Graffiti eraser Sandoval works seven days a week. He drives up Candelaria on a Sunday morning, the live-dispatch radio's squawk competing with his hip-hop. Stickers of pretty girls adorn the dashboard. The folder that holds his work orders has graffiti-styled letters on the cover. Every time he stops to paint over or spray solvent on a tag, he makes careful note of the signature, reading hand-styles that might be little more than squiggles to the naked eye. Those records are used when a suspected tagger is arrested.
Though Sofa and Went say the city's gotten cleaner over the years, Sandoval says the scrawl is increasing. "It's climbing every month," he says. Last month, the graffiti squad removed tags from more than 4,000 sites. He follows the path of one tagger through a neighborhood, using brown coverup paint on a homeowner's wall, gray paint on a bench, solvents on the light post in front of Valley High School. He says he's never painted over anything that looked like a mural.
Muralist Rock doesn't know who erased the wall he's been painting murals on behind the Pop ’n' Taco for more than four years. He was sure he had permission and had even checked with the realty company that owns the wall on Central and Edith about six months ago. He sought a safe place to paint "to avoid the hassle of people who don't understand what we're doing," he says. "If we can get permission and just an outlet, it's a positive way to express ourselves. That's all we're looking for." Rock has participated in five legit walls around the city, including the Acme wall. After the sweeps of the last few months, he says, only one remains.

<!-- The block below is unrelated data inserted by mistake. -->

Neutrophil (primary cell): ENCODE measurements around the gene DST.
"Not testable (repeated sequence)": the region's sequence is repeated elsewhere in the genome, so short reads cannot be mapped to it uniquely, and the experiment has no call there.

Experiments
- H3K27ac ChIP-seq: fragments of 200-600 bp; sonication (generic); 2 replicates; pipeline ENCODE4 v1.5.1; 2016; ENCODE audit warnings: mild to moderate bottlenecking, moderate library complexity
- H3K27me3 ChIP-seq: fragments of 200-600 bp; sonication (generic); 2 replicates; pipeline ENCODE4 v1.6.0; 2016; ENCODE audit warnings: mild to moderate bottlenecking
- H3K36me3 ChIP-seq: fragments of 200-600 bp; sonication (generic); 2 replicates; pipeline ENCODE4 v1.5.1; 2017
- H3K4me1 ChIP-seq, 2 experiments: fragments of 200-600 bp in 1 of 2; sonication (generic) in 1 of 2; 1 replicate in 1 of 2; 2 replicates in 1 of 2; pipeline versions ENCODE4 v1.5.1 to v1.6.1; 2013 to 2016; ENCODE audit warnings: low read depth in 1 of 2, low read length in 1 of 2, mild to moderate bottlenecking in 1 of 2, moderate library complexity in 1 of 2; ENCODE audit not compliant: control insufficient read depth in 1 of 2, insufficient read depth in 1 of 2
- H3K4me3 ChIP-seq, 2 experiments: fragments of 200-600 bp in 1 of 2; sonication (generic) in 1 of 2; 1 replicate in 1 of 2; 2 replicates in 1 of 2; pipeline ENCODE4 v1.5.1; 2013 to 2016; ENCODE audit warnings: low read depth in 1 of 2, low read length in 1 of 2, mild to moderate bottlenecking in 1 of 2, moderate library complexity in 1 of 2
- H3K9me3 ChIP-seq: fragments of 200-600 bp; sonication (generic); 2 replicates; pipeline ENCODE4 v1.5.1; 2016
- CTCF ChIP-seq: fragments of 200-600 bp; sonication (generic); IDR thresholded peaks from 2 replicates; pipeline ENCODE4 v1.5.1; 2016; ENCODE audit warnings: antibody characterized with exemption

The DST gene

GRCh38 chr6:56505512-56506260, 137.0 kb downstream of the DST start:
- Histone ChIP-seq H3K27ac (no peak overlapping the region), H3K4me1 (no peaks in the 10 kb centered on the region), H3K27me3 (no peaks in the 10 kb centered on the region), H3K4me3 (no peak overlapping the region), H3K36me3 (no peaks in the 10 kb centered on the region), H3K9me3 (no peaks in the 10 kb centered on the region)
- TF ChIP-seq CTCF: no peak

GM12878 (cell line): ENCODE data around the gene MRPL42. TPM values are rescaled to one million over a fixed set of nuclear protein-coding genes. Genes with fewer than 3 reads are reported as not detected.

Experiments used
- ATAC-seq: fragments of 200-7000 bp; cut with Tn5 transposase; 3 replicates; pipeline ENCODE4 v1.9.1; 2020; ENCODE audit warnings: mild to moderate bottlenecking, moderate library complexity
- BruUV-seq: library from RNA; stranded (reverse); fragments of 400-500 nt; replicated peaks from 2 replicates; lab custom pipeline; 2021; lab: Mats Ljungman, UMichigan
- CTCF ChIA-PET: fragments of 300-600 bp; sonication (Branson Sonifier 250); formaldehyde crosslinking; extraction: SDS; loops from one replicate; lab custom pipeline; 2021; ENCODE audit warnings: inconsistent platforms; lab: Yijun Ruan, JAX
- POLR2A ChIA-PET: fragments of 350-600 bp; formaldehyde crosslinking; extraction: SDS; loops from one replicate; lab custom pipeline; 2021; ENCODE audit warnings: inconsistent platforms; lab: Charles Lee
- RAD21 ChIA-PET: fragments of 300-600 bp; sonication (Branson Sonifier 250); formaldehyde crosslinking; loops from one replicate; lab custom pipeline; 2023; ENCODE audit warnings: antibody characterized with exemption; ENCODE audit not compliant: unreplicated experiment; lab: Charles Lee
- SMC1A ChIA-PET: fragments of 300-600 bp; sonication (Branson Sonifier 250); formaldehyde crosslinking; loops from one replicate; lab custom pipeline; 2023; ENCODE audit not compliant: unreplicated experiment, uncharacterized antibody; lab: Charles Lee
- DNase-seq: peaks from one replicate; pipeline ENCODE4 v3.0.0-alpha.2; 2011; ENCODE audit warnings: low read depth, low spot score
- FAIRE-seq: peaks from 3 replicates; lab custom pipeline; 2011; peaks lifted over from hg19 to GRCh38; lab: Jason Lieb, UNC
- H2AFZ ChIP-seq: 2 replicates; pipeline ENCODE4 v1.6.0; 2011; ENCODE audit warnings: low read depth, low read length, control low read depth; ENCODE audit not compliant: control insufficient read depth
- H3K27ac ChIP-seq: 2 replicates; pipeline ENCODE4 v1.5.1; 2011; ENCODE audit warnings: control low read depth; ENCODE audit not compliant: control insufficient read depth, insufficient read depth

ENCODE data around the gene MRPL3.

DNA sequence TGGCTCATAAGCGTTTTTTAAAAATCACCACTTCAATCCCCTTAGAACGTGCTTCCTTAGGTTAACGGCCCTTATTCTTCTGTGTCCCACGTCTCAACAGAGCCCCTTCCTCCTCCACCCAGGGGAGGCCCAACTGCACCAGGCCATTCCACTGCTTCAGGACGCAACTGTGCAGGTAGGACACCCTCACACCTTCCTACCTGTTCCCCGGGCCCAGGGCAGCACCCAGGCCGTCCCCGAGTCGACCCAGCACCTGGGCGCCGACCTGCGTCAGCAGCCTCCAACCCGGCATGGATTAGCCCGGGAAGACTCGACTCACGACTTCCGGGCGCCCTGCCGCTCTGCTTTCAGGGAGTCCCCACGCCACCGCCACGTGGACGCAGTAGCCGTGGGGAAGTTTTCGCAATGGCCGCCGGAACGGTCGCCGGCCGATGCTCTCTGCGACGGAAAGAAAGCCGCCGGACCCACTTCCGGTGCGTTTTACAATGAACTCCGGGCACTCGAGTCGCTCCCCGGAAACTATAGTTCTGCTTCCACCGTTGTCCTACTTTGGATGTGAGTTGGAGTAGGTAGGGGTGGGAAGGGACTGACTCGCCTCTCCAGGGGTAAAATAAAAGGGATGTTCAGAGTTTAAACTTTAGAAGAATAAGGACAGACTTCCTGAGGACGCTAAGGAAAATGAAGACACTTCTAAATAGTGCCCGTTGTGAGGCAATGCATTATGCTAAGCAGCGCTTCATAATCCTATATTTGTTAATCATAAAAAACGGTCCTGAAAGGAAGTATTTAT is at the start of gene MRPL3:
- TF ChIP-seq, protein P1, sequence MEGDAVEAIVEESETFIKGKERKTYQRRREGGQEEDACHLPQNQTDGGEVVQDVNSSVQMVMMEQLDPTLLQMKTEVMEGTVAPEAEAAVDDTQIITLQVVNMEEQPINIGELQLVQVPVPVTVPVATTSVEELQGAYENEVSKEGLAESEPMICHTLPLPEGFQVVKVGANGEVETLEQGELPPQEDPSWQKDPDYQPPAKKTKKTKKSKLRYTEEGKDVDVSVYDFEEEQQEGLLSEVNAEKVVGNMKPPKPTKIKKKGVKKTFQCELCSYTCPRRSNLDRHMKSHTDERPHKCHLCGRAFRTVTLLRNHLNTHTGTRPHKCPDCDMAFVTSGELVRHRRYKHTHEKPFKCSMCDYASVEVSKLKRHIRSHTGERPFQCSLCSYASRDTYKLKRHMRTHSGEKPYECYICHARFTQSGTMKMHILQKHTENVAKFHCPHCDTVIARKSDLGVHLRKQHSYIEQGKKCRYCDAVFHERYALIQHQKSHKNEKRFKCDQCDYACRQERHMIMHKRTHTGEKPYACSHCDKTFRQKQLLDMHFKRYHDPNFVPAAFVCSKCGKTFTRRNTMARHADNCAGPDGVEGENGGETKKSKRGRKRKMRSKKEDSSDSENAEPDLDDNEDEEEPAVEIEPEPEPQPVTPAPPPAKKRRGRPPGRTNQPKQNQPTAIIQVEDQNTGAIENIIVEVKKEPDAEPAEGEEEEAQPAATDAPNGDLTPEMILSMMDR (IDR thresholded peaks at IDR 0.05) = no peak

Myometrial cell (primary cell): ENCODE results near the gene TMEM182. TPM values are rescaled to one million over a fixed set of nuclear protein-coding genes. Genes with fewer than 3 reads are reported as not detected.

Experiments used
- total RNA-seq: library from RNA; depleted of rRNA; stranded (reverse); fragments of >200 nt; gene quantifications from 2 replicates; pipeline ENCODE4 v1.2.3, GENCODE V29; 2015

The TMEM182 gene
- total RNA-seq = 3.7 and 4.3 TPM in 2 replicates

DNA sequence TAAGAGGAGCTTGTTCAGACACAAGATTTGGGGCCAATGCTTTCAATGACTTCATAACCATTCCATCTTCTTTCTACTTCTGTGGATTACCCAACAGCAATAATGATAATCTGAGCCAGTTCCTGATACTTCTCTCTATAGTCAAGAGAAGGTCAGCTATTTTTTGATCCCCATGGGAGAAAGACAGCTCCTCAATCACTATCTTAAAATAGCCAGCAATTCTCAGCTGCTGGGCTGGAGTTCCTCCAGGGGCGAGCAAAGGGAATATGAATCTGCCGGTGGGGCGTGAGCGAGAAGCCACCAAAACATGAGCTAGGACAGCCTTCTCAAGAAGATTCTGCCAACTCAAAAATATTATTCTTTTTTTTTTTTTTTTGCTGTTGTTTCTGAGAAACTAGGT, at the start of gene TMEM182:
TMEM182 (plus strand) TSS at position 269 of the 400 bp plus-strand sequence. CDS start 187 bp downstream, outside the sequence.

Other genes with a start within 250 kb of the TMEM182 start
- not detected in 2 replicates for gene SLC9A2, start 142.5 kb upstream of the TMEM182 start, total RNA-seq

Art DeLaCruz, who works with the Solid Waste Management Department, checked on all the walls the Alibi received calls about. Rock's mural, a tribute to Steve Irwin (the crocodile hunter), was covered top to bottom in gang graffiti, according to DeLaCruz. But Rock says he patrolled that wall to ensure there wasn't any graffiti on it. The department attempted to contact the wall-owners on several occasions, says DeLaCruz, and never received a call back. Because of the gang symbols, says DeLaCruz, the wall was painted over. Leonard Garcia, director of Solid Waste Management, says the department doesn't get into content. "We don't care what it is," he says. "We want to make sure the neighborhoods look nice, so it's not a content issue. It's never been a concern for us."
"It's very discouraging," Rock says. "It makes it pointless. The paint costs a lot of money."
Back at the Second Street park two weeks ago, Sofa rolls paint he purchased himself over the tags that went up over the County's cleanup effort. It's pink. He and his crew are reclaiming their space with letters. A few of the wall’s panels host the placeholder art thrown up on this day. "I'm mad," he says. "I want to put some new stuff here, not only to re-cover this ugly graffiti, to recover our turf, our wall. We ain't going to give it up."